This Sunday we celebrated women who helped to make us who we are. I’ve been around long enough to know that some women have difficult relationships with their mothers, but all people – whether realized or unrealized — are in constant search to know what that maternal experience means to them. Some people have been abandoned by their mothers and raised by their grandmothers – the maternal instinct is inherently relayed in a unique way nonetheless.
Those who are fortunate enough to have an intentionally centered, strong, tenacious, spirited woman as a mother can testify to the inexorable power of the maternal. It is written that “there is no love like a mother’s love.” The same could be said for any woman who has identified that maternal within herself and is able to articulate what that means to her.
Mary, the mother of Jesus, was a strong Jewish mother. At the wedding of Cana, Jesus feels as though his “time has not yet come” to be revealed to people. She does not take no for an answer. She tells the steward, “Do whatever he tells you.”
There is no argument with his mother. He does what she tells him to do. Mary is the instrument. She knows what no other person can know. She knows what her son needs to do, and he implicitly accepts her invitation to fulfill her request.
Every child is hesitant about going out into the world, but a mother instinctively knows when to push the bird out of the nest. Mary’s instinct propels the action forward. She initiates the action of Jesus’ revelation of who he is. She knew him better than any other person. She watched him develop into his personhood. She knew his human strengths and weaknesses in his misgivings about what he should do or not do and when to do it. She is the truest mirror for her son. She can see the things that others may miss.
When I sit and reflect on my relationship with my mother, she was the one who gave me the courage to speak up. She was the one who called out my misgivings and redirected me to consider a perspective I hadn’t considered to move forward with certainty.
Mary’s own willingness to trust in the spirit to make a move empowers us to have faith in saying “yes,” to seemingly impossible situations. It is this instinct that is attuned to the will of the Spirit. The Catholic Church’s reverence of Mary comes from the fact that it is honoring the maternal part that is needed in the fulfillment of a person’s humanity.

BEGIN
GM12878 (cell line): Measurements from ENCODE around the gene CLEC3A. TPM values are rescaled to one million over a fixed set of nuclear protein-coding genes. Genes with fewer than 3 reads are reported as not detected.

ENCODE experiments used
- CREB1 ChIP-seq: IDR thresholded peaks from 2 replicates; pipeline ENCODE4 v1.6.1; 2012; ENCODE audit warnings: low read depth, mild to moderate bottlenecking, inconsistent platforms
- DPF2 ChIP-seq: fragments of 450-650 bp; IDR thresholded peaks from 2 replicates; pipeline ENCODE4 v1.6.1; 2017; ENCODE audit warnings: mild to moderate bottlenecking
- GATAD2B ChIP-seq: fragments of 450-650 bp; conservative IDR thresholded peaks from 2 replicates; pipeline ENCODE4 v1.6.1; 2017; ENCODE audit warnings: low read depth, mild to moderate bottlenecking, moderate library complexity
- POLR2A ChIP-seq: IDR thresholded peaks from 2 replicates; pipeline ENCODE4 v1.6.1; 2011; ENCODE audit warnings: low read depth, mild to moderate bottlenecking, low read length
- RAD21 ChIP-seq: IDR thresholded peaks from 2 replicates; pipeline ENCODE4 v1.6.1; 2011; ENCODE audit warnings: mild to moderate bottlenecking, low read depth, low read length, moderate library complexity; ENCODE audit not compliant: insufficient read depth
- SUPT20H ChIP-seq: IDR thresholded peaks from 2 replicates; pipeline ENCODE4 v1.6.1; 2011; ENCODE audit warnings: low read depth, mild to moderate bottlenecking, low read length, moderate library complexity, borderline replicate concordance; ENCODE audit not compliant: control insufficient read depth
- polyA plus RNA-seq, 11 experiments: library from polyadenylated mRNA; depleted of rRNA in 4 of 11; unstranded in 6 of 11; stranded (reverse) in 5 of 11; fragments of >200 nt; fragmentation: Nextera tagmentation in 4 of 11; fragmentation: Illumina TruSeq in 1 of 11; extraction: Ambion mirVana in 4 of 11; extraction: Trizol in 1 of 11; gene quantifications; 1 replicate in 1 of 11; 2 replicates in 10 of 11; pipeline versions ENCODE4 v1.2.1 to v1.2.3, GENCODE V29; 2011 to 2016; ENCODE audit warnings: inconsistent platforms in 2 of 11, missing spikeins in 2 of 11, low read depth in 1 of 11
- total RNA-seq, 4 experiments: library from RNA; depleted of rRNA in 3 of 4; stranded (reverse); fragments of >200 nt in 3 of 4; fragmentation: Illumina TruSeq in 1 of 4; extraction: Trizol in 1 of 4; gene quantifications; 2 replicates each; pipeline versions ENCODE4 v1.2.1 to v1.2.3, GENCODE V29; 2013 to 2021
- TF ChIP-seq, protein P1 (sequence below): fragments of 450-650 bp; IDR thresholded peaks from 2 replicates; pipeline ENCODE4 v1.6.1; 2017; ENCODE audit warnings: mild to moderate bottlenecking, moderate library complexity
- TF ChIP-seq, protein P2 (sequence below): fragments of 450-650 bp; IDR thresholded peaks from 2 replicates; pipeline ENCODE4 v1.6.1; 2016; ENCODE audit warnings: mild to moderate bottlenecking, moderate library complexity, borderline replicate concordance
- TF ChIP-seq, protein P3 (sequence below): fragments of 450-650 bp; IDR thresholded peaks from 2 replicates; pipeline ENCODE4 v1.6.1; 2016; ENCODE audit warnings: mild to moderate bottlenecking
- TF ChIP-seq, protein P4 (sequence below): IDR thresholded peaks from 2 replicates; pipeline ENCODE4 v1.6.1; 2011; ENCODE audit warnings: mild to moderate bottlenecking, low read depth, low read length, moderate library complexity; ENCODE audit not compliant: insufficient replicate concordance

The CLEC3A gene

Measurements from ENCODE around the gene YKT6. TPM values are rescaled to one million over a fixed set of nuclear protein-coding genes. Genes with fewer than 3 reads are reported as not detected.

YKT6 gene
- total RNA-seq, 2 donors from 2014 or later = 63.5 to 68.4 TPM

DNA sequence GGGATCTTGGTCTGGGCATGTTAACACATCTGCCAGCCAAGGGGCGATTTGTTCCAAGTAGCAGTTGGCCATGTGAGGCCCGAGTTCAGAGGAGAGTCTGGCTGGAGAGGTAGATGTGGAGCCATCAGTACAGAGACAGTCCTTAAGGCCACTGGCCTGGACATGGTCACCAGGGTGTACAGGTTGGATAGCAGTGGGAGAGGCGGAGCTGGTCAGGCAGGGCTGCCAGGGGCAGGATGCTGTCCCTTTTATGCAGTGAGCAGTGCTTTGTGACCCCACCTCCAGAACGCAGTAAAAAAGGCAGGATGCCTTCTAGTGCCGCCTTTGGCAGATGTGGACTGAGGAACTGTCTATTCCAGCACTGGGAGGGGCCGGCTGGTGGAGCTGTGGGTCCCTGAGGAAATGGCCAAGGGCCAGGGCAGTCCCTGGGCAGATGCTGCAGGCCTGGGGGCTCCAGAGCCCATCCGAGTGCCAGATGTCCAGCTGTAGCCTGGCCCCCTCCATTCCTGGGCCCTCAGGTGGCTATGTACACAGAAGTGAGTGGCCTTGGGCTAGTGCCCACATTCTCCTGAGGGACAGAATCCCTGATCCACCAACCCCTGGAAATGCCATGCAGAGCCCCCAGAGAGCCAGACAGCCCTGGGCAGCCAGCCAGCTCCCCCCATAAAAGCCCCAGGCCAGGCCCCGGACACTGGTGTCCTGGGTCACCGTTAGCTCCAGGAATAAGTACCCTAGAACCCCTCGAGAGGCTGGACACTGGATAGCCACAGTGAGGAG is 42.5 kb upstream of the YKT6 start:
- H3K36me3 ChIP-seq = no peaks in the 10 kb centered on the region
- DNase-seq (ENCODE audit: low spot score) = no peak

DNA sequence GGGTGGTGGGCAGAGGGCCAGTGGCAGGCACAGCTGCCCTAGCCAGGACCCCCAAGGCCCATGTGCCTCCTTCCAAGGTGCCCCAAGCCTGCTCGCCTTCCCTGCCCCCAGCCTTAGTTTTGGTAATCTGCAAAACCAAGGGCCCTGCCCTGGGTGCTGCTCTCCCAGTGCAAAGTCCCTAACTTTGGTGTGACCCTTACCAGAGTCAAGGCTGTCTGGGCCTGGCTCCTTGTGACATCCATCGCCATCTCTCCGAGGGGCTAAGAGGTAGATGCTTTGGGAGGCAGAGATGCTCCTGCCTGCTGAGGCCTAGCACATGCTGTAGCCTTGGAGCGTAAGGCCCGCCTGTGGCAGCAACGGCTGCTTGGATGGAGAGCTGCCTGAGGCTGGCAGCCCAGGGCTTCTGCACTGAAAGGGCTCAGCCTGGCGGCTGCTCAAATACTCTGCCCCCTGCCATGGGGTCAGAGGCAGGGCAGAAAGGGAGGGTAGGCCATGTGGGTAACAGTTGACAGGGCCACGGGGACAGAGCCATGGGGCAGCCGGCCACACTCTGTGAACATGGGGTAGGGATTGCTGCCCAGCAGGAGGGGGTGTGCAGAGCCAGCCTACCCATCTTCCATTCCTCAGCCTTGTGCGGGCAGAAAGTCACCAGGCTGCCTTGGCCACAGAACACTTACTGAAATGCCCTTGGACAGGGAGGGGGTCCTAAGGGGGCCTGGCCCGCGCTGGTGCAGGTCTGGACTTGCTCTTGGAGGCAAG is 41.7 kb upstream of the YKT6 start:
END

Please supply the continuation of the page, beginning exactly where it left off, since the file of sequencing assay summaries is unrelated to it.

The maternal experience gives us peace and comfort and helps us to overcome that which stands in the way of our becoming who we are meant to be. We constantly see this experience of the maternal that can only be found in the spirit of a strong woman. It was no mistake that after the resurrection, Mary Magdalene is the first one to whom Jesus shows himself.
Revealing his secret to a woman has significant merit. His magnificent act is identified by the pure expression of a woman. It is a nod to the maternal expression that is uniquely a part of womanhood. The patriarchal expression of society must accept the truth from a woman that the conquered servant has risen from the dead. It elevates the legitimacy of status of a woman in the group. It also reminds us that of the Magnificat. Mary’s “yes” to the world was a yes for humanity and the fulfillment of a covenant to make known God’s ways to the world.
Dr. Donald Kalsched in his book, “The Inner World of Trauma,” writes about a young woman who was abused by her father every Sunday when her mother went to church. The woman endured this sexual abuse for a long period of time. To get through it she used to have an out of body experience, so she could separate herself from the trauma to survive. In therapy one day Kalsched asks her, “I wonder where you went during that time.” She tearfully revealed she went into the arms of a loving mother. This tragic but powerful story points to the idea that we all want to be in the loving arms of our mothers. We are all seeking the maternal to protect us and hold us during difficult times.
I heard another story of a woman reporter who was a new mother. When she encountered an orphan who was dying of starvation, her immediate response was to breastfeed the child. She saved the child’s life and took the child in. In exercising this heroic act, a new bond was initiated.
The maternal is the very lifeblood of our being. It is the umbilical cord that connects us to the essence of love itself and sustains our spiritual foundations with our own willingness to say “yes” to life.